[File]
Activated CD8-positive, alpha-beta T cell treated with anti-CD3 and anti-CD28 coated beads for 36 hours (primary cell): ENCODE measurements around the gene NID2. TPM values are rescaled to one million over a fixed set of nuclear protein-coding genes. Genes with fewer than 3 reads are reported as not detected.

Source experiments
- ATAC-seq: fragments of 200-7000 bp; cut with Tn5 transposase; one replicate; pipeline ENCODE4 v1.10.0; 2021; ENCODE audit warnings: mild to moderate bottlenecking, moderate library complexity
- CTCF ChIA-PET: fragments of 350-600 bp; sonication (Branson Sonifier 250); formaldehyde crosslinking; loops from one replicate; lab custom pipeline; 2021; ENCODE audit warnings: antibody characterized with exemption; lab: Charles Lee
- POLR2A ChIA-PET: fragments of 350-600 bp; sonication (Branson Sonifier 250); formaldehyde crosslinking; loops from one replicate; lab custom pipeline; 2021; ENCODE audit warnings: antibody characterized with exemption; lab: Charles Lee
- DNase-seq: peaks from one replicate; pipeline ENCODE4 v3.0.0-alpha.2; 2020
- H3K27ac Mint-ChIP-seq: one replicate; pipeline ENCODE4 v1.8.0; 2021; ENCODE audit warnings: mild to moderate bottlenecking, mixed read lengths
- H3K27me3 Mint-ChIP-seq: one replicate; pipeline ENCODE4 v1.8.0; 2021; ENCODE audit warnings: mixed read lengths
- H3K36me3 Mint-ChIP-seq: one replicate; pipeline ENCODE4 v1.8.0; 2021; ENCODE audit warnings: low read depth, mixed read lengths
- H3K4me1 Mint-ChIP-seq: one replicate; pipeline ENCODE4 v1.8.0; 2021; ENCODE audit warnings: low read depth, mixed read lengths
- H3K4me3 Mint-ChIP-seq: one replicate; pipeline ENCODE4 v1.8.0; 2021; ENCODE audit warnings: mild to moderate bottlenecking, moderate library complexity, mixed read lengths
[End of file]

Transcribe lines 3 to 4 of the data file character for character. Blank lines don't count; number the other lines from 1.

- ATAC-seq: fragments of 200-7000 bp; cut with Tn5 transposase; one replicate; pipeline ENCODE4 v1.10.0; 2021; ENCODE audit warnings: mild to moderate bottlenecking, moderate library complexity
- CTCF ChIA-PET: fragments of 350-600 bp; sonication (Branson Sonifier 250); formaldehyde crosslinking; loops from one replicate; lab custom pipeline; 2021; ENCODE audit warnings: antibody characterized with exemption; lab: Charles Lee